Illinois was infamous throughout the free states for its anti-Black policies. The Illinois legislature updated and intensified the state’s racist laws from the 1820s through the 1850s. In addition to requiring that Black people register with local officials and criminalizing African Americans’ public assembly, state laws barred Black people from testifying in court cases involving whites and promised public education to white children only.1

In some locales the laws went unenforced. Still, the Illinois black laws made clear that free African Americans were not welcome in Illinois and not entitled to the same basic rights as white residents.

The Northwest Ordinance of 1787 had declared slavery illegal across the entire region (what is now Ohio, Indiana, Michigan, Illinois, and Wisconsin). The Ordinance proclaimed: “There shall be neither slavery nor involuntary servitude in said territory.”2

Freedom Certificates of Mary and John Jones, 1844
(Source: Courtesy of Chicago History Museum, ICHi-031975)

Yet race-based slavery already existed in many places. French colonists had enslaved Native Americans and Africans since the eighteenth century, and British officials had continued the practice.

After the United States became an independent nation, enslavers implemented “term slavery” to get around the Northwest Ordinance’s ban on slavery. They brought enslaved people into the state and required them to enter contracts to labor without pay for extended periods of time — sometimes well beyond their life expectancy or as long as ninety-nine years.

Black people and white allies fought against these coercive practices. African Americans sometimes went to court to sue for their freedom, and increasingly they won. In the 1840s, the Illinois Supreme Court outlawed term slavery as well as other legalized forms of bondage.3

Notice of a “Runaway Slave,” Sangamon Journal, June 4, 1841.
This notice, published in the Sangamon Journal newspaper, informed readers that a Black man named Henry had escaped from slavery and was being held as a “runaway slave” in the county jail. In accordance with Illinois law, the sheriff informed readers that if Henry’s “owner” did not claim him and he wasn’t otherwise “legally discharged,” he would be “sold” in front of the sheriff’s office on July 13, 1841, at 10:00 A.M. (The Sangamon County sheriff, William F. Elkin, became prominent in Illinois politics and was eventually appointed to the U.S. Land Office by Abraham Lincoln in 1861.) (Source: Courtesy of Illinois Digital Newspaper Collections. University of Illinois Urbana-Champaign.)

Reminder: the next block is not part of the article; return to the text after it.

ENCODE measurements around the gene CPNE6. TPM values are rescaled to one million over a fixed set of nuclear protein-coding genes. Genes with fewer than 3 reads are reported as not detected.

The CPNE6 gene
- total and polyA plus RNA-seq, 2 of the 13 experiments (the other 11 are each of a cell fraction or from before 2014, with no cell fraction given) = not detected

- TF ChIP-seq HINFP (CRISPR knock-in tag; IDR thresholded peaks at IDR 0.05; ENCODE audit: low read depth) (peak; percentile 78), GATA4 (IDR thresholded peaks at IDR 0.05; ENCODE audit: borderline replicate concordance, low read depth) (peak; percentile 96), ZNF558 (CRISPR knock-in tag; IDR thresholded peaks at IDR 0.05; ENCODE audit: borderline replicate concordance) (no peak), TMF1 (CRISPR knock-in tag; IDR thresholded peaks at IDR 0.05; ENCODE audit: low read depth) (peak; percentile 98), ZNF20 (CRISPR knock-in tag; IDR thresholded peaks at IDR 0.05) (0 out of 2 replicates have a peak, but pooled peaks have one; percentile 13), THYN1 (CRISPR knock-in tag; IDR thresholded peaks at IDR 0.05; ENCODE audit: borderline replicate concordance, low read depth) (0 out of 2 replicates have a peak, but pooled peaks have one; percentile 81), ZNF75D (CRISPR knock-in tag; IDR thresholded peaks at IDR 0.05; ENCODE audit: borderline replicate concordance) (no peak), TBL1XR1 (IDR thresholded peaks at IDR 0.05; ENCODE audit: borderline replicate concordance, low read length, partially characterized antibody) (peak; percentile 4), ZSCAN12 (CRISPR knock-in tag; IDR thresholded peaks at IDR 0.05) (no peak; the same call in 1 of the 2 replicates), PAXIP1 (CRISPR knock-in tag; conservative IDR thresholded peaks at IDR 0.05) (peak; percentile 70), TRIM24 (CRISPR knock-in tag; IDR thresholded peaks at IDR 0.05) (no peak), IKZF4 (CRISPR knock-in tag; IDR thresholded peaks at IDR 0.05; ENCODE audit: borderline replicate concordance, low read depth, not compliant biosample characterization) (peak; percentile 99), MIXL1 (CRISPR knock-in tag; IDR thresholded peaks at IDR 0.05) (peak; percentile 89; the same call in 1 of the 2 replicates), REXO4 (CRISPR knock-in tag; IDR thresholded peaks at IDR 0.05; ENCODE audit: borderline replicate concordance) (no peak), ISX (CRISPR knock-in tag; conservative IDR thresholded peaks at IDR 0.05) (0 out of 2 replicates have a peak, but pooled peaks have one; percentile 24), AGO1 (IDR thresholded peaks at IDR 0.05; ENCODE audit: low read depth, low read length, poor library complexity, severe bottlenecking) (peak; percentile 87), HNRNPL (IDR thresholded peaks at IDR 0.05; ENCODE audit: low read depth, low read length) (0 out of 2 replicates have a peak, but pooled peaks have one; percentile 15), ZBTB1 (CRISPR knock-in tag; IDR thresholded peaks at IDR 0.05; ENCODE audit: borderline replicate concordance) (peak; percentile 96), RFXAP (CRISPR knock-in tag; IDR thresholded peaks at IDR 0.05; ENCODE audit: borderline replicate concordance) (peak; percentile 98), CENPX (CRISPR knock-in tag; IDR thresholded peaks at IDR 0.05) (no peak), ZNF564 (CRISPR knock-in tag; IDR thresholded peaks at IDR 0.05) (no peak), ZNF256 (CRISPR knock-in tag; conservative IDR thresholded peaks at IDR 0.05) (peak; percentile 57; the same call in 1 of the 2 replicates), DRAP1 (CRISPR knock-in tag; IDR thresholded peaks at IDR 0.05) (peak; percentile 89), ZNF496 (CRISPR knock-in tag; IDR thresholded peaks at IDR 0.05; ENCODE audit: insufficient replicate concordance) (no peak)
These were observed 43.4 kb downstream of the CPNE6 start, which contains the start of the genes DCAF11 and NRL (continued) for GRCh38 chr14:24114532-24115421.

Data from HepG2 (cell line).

But the end of slavery did not mean the beginning of racial equality. As early as 1819, the Illinois legislature enacted “black laws” designed to deny basic rights to free African Americans. The goal of these laws was to discourage Black people from migrating into the state.

Composed of twenty-five sections, the 1819 black law required Black Illinoisans to provide local officials with documentation showing that they were free and to register with local officials if they wanted to reside legally in a community. Black people who could not prove their free status could be arrested, “deemed a runaway slave,” and sold to labor without pay for up to one year. The law also  criminalized the assembly of three or more “slaves or servants of color,” and promised a fine for any person who hired an African American who had not officially registered.4

The Illinois legislature updated the black laws many times, and in 1853 it attempted to bar Black migration into the state. Black Illinoisans fought these policies for decades. The legislature finally repealed the black laws on Feb. 7, 1865.


Written by Emiliano Aguilar; assistance with graphics and layout by Mikala Stokes. Edited by Kate Masur.


  1. “Negroes and Mulattoes,” Chapter LXXIV, A Compilation of the Statutes of the State of Illinois . . . in force Jan. 1, 1856, vol. 2 (Chicago: Keen and Lee, 1856), 776-84.
  2. “An Ordinance for the Government of the Territory of the United States, North-West of the River Ohio,” July 13, 1787. Journals of the Continental Congress, Volume 32, 334-343. Available at
  3. Darrel Dexter, Bondage in Egypt: Slavery in Southern Illinois. (Cape Girardeau, MO: Center for Regional History Southeast Missouri State University, 2011), 10-11; M. Scott Heerman, The Alchemy of Slavery: Human Bondage and Emancipation in the Illinois Country, 1730-1865 (Philadelphia: University of Pennsylvania Press, 2018).
  4. “An Act Respecting Free Negroes, Mulattoes, Servants, and Slaves.” First General Assembly, State of Illinois, 1819.  Retrieved on Aug. 23, 2021 from